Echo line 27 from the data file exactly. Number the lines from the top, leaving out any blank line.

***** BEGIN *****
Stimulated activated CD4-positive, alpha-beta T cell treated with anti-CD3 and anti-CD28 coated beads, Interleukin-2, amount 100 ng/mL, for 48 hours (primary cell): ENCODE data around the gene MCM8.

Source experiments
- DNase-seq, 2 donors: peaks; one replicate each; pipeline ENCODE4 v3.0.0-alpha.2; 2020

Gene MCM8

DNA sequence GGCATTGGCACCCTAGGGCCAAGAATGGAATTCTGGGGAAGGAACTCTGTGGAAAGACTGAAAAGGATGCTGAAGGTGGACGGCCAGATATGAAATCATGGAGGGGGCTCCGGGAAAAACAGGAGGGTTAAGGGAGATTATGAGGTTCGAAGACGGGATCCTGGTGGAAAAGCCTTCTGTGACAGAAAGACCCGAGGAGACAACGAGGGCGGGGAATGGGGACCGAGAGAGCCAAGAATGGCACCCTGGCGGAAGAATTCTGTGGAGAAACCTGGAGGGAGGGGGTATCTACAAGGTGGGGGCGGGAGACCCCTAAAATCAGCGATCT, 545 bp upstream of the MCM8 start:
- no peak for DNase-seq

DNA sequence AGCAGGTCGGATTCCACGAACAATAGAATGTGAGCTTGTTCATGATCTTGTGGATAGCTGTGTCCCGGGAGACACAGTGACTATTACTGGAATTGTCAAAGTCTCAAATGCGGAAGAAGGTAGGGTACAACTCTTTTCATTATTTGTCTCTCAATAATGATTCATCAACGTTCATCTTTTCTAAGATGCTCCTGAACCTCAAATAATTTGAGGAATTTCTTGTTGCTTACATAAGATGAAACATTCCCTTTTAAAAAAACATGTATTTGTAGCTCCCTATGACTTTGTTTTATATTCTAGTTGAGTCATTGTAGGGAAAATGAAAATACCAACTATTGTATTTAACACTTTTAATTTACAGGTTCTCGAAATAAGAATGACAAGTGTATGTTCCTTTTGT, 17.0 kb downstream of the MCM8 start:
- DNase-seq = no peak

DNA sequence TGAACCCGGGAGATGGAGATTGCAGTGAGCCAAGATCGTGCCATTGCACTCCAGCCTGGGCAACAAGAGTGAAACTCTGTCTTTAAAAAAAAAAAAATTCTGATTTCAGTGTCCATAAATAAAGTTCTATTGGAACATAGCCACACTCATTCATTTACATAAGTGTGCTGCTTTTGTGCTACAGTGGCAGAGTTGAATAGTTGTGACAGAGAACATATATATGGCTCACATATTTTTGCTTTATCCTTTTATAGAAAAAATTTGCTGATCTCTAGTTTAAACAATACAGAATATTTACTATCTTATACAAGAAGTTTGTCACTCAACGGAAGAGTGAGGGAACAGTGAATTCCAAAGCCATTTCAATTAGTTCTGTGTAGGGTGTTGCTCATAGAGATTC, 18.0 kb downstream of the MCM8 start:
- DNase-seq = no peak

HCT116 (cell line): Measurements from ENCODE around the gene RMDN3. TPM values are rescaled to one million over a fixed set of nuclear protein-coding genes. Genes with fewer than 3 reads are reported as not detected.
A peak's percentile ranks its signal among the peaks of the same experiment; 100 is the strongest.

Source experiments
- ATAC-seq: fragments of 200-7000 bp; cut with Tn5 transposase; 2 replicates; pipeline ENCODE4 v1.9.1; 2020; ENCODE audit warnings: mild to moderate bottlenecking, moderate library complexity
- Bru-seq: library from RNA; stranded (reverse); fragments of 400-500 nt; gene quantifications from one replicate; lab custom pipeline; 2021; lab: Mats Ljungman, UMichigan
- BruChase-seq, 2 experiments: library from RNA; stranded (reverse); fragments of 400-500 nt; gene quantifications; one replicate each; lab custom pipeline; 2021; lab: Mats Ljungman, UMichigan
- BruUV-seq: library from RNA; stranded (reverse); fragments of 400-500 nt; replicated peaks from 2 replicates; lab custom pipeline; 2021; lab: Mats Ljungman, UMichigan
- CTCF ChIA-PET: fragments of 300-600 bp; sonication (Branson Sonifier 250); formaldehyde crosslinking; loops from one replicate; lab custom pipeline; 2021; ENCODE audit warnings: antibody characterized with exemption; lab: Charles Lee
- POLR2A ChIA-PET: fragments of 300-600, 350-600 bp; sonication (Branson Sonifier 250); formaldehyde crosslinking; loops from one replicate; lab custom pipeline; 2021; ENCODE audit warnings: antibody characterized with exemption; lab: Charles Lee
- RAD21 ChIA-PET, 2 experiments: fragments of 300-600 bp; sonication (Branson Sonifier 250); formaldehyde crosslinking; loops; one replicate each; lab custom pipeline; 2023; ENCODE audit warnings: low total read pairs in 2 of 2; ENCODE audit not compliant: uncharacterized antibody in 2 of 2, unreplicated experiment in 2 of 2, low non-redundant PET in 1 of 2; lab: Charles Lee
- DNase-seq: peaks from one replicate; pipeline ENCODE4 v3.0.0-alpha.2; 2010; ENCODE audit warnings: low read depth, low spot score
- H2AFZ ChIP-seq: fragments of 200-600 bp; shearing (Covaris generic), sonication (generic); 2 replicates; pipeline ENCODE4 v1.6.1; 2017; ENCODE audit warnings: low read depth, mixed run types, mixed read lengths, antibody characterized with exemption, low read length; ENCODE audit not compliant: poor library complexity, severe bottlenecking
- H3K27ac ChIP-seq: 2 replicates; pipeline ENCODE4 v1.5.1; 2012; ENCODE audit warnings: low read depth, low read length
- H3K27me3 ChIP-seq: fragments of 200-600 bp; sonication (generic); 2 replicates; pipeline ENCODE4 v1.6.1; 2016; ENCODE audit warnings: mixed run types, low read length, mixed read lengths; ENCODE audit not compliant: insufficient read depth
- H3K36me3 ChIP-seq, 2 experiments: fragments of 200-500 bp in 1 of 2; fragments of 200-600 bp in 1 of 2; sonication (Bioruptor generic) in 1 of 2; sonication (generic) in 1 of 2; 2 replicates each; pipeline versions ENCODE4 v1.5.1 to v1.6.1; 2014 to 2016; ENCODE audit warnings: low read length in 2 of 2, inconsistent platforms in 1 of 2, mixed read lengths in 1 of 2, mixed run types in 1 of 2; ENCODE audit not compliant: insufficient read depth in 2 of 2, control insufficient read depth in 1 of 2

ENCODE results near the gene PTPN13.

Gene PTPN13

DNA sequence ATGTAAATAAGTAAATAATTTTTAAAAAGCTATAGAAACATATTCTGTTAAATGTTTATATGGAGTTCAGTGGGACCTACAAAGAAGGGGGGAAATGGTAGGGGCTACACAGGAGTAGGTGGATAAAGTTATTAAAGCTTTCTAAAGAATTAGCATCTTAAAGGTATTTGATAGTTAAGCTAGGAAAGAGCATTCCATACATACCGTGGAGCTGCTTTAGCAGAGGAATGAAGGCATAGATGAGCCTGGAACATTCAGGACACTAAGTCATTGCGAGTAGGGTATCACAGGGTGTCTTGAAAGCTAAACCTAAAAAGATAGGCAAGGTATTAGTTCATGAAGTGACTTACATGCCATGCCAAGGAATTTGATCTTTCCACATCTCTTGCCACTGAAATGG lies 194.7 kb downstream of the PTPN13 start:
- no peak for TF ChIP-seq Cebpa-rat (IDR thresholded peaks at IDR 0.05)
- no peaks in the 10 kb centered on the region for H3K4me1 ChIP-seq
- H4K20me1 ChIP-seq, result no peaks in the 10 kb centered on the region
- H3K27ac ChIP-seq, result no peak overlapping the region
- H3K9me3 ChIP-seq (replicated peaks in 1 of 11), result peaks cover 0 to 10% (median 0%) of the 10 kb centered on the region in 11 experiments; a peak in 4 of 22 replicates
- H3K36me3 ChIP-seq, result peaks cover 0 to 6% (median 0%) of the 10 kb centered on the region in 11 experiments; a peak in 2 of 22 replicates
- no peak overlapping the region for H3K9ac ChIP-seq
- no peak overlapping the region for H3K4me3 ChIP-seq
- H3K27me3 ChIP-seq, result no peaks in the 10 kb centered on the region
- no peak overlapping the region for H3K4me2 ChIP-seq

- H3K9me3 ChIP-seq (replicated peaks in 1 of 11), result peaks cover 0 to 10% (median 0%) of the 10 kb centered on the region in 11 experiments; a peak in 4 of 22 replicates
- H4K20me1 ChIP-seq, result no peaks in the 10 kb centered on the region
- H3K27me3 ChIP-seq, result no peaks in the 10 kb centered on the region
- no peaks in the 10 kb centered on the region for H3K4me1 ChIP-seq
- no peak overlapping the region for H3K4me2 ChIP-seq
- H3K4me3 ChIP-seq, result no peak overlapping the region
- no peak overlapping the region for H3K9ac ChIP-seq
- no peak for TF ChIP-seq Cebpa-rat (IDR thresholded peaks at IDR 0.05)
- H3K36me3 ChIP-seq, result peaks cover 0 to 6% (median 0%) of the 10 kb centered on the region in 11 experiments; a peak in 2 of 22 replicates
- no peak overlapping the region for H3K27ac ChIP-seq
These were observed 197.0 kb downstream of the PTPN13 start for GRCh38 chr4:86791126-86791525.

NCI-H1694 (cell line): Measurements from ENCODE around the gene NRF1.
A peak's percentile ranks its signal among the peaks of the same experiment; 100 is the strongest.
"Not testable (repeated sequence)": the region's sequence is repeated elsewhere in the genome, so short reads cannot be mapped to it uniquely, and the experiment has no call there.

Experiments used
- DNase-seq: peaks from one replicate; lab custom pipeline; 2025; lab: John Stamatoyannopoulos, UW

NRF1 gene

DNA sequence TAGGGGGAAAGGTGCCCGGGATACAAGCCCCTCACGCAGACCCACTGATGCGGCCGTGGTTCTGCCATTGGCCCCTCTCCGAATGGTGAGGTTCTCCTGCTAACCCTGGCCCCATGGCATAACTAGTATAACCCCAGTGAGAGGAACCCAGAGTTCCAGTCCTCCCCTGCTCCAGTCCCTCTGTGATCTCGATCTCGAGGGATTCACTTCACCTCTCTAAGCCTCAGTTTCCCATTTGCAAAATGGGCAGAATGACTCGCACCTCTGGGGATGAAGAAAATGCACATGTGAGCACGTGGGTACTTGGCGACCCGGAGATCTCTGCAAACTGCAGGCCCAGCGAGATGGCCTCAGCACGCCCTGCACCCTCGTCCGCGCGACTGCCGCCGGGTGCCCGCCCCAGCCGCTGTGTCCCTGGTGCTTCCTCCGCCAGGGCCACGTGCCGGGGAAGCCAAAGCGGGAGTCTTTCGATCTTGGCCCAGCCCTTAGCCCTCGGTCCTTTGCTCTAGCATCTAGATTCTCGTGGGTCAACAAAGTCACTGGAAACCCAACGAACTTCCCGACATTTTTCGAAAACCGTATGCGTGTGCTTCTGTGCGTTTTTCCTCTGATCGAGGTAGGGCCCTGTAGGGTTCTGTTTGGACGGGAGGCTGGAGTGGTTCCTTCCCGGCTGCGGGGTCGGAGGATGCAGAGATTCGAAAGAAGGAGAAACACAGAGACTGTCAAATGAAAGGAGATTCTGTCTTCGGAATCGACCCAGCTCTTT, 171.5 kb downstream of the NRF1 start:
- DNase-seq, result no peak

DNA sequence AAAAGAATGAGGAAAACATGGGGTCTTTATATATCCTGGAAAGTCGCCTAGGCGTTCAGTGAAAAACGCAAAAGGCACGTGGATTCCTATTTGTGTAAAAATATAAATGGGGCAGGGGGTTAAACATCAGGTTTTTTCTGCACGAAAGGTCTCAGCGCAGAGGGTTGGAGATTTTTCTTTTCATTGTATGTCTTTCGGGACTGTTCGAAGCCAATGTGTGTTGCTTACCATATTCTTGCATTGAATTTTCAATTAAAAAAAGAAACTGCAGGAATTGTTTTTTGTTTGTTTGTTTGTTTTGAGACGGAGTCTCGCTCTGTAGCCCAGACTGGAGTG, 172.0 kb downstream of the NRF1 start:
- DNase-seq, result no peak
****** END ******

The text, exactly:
Gene PTPN13